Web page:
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The Legend of Drizzt® 25th Anniversary Edition, Book I collects the first three novels in this best-selling series: Homeland, Exile, and Sojournin a new trade paperback edition. A great value for anyone who’s ready to experience the Legend of Drizzt.
Drizzt Do’Urden made his first mistake the moment he was born: he was a boy. In the rigid matriarchy of the dark elf city of Menzoberranzan, that makes his life forfeit. But when his own mother tries but fails to kill him, Drizzt's path is set. He must find a way to escape the treacherous Underdark, even if that means setting out alone into the no less dangerous World Above.
Review by Andy
The first of the Drizzt Do’Urden trilogies is quite good. Parts of the plot are a bit slow but it is good overall. Drizzt’s and Zaknafein’s characters are very interesting in contrast to the rest of the drows, who find pleasure in killing, especially killing and not getting caught. Then when Drizzt moves to the surface and finds the prejudiced hatred of the surface people.
The plot has exciting chases and battles, which fill up most of the book, as well as interesting parts about drow society, with Drizzt growing up in a world going against his principles. Getting into the book is confusing with the battle, since you have no idea what is going on or why, but soon enough it gets good. Also, the part when Drizzt first gets to the surface is not as good, as well as the part with the illithids.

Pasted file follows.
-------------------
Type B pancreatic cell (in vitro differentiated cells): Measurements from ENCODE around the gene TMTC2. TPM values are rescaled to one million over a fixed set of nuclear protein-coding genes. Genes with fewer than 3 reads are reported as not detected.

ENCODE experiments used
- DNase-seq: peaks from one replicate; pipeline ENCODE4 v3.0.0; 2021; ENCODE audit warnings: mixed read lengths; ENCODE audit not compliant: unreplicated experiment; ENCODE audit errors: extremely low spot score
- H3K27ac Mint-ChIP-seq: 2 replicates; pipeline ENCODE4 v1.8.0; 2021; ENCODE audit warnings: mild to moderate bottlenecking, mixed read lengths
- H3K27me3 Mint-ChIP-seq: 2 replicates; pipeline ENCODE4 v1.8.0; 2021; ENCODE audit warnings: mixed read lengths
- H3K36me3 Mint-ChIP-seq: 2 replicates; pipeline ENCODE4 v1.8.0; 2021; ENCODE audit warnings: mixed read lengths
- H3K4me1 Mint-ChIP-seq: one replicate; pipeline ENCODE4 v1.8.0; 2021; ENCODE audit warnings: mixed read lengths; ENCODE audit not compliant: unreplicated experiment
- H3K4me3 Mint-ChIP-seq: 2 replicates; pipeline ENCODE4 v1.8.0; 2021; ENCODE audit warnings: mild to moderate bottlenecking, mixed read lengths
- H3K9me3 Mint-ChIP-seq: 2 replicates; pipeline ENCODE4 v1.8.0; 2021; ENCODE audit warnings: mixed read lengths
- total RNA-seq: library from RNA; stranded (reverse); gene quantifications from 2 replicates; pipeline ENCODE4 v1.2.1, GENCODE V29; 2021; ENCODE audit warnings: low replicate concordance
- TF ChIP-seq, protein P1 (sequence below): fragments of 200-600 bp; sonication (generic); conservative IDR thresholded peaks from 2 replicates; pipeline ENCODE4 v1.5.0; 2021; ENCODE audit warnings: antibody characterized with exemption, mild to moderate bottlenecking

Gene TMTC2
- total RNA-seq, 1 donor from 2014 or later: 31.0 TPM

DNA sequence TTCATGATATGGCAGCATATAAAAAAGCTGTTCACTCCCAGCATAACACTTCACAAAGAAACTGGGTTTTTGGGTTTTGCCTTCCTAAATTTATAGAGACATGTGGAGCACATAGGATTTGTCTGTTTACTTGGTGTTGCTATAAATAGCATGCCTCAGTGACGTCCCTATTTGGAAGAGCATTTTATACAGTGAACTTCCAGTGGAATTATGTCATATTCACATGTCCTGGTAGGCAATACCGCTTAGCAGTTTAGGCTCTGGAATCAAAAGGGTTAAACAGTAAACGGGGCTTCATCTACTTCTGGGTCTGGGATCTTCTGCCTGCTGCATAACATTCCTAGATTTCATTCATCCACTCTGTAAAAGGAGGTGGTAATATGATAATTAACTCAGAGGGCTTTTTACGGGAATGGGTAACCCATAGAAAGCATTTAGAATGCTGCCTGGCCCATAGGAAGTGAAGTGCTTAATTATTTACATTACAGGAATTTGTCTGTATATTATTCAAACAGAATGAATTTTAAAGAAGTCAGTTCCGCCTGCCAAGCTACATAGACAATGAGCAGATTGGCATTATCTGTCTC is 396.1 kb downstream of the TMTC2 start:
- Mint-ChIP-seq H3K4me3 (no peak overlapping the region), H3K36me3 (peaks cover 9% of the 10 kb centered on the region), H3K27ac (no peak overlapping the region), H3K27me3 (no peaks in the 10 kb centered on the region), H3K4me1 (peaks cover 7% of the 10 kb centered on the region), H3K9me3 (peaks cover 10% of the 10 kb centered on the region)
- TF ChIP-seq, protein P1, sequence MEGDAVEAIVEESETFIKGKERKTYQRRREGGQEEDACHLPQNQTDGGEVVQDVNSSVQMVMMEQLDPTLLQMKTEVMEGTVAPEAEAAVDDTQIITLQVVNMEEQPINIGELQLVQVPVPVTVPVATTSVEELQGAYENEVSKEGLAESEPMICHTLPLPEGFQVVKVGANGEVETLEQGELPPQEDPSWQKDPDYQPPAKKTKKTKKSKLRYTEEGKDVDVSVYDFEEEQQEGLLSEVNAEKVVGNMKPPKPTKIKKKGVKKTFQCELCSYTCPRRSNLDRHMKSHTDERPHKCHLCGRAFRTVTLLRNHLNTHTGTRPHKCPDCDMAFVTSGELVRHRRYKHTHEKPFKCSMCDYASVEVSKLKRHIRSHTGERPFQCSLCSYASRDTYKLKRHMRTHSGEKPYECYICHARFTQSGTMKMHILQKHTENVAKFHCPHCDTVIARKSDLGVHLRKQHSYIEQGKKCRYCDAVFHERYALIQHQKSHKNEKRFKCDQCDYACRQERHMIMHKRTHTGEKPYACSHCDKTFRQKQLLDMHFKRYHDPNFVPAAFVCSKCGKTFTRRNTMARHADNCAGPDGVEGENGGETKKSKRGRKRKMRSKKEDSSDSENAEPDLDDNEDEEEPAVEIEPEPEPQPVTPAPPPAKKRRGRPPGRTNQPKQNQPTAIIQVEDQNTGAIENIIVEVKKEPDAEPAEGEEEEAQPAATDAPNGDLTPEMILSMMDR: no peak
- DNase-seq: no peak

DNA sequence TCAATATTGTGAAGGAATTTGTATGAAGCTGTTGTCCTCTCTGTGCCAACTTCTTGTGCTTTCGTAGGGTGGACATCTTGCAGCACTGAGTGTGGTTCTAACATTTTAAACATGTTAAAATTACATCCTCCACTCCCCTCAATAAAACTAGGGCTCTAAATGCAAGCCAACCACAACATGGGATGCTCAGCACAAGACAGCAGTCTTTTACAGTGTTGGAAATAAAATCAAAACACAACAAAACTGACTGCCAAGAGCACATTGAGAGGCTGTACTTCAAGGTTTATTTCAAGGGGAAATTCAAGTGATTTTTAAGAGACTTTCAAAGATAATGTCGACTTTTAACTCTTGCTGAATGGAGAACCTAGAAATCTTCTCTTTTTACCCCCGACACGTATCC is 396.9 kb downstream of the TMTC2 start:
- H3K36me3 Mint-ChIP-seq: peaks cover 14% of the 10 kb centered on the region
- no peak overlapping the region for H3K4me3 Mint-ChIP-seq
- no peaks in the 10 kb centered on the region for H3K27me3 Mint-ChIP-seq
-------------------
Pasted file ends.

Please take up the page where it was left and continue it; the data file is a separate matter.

The pacing, like I said has some slower parts, but for the most part it is pretty fast. It isn’t the fastest of the fantasy books I have read but it was still moves along pretty good. I was able to get through this thousand page book in easily a week, so it is a fast read. The slower parts typically are where the plot isn’t as interesting and generally everything that happens in those sections is a little boring. That’s probably why I can’t read some books, especially those considered classics. They just don’t move fast enough for me or are to boring.
The characters are very interesting, not only Drizzt but his whole supporting cast. His many friends are very interesting and unusual. Clacker, for example, used to be a pech, a race with a deep connection with the earth, but was changed into a type of monster called a hook horror, and constantly slips closer to becoming a full on monster without any remains of his original identity. Montolio, the blind ranger who trains Drizzt to be a ranger is also interesting. He’s probably more accurate than some people with full sight and an amazing fighter who helps Drizzt find a place in the world. Salvatore has odd characters that really make his books stand out.
I noticed one thing, which is that while the drows’ deity. Lolth is pretty active and makes her presence known while Mielikki, Drizzt’s and Montolio’s deity doesn’t really do anything. I find that in fantasy realms, gods and goddesses try to be balanced and are pretty active. So the fact that these two deities don’t do much doesn’t seem quite right to me.
I liked this book even though it was different from some of the other fantasy books I had read. If you like DragonLance then you would probably like this book. Also if you are into mainstream style fantasies with the wizards and clerics then this book would be good for you.